Inside the Sun

Today, it looks like it’s going to get up to the sixties in Memphis. It’s a strangely beautiful break to see blue skies and feel the warmth of the sun in between the bizarre snows we’ve been having of late (and are again scheduled to have next Tuesday). To be honest, it makes me a little stir crazy to look outside and be tempted by a false spring. I recall my lab class back in college. One of the few classes I attended with enormous, distracting windows (back when windows were windows and not Windows).  You see, my high school was an experimental design in architecture where the windows were set up high and recessed. The reason? Someone (in their infinite wisdom) decided it was far too distracting for students to stare out the windows. Whatever the reason, it made the school look intimidating and monolithic from the outside, and just a tad gloomy on the inside. Hence it was dubbed “the prison school” for its daunting and, let’s say, less than friendly, outward appearance. Oddly or coincidentally or as a result of, the school was ranked among the best in the cities, so maybe that old architect knew something we kids did not. So, when I went to college, the large, open windows effected my like some type of paralysis ray. I saw the green of the grass; I saw the strip of blue sky; I saw freedom awaiting beyond the streaked, glass panes. Perhaps that’s the reason why I did not excel in the science class (or was a contributing factor). Though I am found of science, I am no scientist, and the science teacher went by rote and made the course about as appealing as drinking a glass of cardboard dust through a thin, glass straw rimmed with barbed wire. Hence, I am not a neurologist, but plumb the depths of the human psyche in my own weird way, through interactive media.

As we age and mature and develop our own groove and cut our own swath through the fields of knowledge awaiting us, I see the convergence of information and the divergence of intelligence ever growing. Our hobby grows fractured as its spawn has sprawled across the electronic landscape and feasted upon the bones of its forebears. RPGs, once the private purview of the chosen few–geeks and techs and nerds and outsider and the rare norm (with avant-garde) tendencies–expanded its reach. Its tendrils found its ways into the synapses of programmers and games soon seeded the fertile fields. We, as lovers of game, embraced them and enjoyed their novelty and convenience. We who were nurtured on poor art yet heady with imagination had no problem envisioning the eight-bit monstrosities sprightly dancing across our monochromatic screens as dragons and skeleton warriors and hit the proper letters on the keyboards to swing our abstract swords. Some of us were weened on Pong. Who were we to doubt the glory before us? We reveled in the fact there were others out there. Designers of code who chose to fashion the magic bits of binary into worlds where we could play? We who remember the text adventures where we had simple choices of E(ast) or W(est) or (N)orth suddenly had a smorgasbord laid before us–a veritable bounty of limitless play. Those of us who read science fiction and could peak into tomorrow knew the technologies eventually would match our inner eyes. We creep every closer today. And that’s a sparse understatement. Leaps and bounds befitting an early Superman have transformed into true flight as we are able to play games with amazing graphics online and play with people whom we’ll never know or strike up friendships in clans and participate in raging wars against the Horde or plunder the unknown depths with friends who’ve moved far away.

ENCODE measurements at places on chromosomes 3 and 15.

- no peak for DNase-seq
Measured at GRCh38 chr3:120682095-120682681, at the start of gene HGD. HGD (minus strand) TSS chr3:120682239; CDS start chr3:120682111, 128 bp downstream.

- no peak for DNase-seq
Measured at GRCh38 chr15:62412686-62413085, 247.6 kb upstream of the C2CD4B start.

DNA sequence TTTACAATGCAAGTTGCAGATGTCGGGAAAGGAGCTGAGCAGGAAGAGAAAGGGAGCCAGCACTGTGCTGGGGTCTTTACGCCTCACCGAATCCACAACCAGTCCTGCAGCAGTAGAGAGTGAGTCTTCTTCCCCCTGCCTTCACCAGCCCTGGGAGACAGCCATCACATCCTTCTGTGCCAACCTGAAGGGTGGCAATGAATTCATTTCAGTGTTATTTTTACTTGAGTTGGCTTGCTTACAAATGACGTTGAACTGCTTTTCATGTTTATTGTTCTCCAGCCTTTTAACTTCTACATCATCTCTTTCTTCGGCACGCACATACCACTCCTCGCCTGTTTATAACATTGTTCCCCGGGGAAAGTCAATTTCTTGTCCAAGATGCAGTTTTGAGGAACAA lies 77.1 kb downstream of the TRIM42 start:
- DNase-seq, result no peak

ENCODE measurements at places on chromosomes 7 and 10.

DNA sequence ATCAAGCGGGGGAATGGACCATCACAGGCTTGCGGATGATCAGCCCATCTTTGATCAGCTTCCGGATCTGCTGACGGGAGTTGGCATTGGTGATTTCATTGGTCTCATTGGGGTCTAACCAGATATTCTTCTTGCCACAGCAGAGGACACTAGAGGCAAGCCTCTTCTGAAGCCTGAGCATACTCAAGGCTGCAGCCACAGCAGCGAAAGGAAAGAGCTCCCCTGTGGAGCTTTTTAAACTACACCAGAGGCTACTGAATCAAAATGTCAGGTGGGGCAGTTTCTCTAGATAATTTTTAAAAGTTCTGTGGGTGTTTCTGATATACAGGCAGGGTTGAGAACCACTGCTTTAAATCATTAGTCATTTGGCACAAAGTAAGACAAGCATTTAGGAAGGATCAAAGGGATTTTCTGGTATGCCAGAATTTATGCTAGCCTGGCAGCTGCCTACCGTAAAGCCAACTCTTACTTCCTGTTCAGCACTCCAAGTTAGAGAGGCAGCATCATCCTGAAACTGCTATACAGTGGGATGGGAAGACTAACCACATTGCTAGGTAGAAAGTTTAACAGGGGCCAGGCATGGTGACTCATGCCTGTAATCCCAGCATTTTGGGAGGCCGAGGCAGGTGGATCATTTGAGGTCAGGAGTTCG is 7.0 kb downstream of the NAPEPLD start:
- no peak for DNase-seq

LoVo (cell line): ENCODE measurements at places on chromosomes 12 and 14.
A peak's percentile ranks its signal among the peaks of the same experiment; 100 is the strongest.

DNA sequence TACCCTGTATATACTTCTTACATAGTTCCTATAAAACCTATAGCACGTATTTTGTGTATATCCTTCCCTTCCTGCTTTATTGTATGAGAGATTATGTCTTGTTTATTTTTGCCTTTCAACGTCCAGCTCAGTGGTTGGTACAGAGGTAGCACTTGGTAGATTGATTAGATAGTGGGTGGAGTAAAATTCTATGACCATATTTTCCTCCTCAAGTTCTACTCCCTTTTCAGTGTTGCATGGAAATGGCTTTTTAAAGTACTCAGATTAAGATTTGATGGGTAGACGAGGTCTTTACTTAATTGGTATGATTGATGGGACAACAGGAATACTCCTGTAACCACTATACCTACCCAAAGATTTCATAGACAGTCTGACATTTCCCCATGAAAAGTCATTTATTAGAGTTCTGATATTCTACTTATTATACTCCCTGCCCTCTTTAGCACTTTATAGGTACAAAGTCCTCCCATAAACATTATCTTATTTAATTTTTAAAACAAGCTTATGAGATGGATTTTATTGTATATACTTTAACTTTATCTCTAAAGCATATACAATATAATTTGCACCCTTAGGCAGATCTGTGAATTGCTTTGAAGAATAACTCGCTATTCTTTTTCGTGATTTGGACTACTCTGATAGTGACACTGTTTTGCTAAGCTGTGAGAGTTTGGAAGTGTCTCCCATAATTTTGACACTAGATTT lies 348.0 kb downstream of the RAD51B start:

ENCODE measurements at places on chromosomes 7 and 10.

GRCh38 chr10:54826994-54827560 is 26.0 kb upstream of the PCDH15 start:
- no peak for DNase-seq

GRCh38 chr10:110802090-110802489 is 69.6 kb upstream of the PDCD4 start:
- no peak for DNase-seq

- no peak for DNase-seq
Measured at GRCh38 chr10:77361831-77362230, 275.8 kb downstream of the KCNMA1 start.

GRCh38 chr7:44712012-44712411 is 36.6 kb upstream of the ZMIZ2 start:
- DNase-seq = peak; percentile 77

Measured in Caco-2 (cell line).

Is this excess good? We have looked up at the sun. We have marveled at its power and majesty since time immemorial. We have been cautioned by legend and myth about getting to close. Now, we are inside the sun. Has it burned away our creativity? Do we no longer use our inner eyes to see this as they could be? Has our imaginations been laid barren? Has our hungers been so sated? Has the next generation forgotten the foundations upon which the gaming industry was built?  I think not.

Within the sun, we have the choice whether to let the power consume us and blind us with choice or we can instead choose to use the power to elevate us even further into our own realms of creativity. We can learn lessons from both divergent paths of gaming and acknowledge and appreciate them both. Some of the best video games (and here I’m broadcasting the term on the broadest spectrum possible to encompass both console and PC games) are rooted in the knowledge of tabletop RPGs and attempt to recreate the experience. Many give us some solid emulations and permutations resulting from choice and it’s no wonder the sandbox style games take preeminence–the games allowing us to determine our own fate serve two masters–the folks who know the boundless options permissible within a traditional RPG and the new generation of gamers who appreciate the ability to forge their own stories. Even as the video game industry seeks to recreate the experiences we have had with a handful of friends and dice for over thirty years, the RPG industry is experiencing a renaissance of its own. No longer are we shackled to dungeons rife with dragons. No longer must everything be a mere confrontation determined by random chance. New systems arise enabling us to tell tales in whole new ways. The hobby emerges like a phoenix from the flames. Ever stronger. Ever brighter. Ever more enchanting. Yet, despite its newer plumage, there is the sense, the understanding of continuity, announcing to the world we’re not dead yet. We’re gamers. We’re a creative lot. We have high survival skills (check our character sheets). We’ll look over our gear lists, in whatever form we receive them, and prepare for our next adventure. We’ll carry on. Until next time, I bid you, dear reader, adieu!

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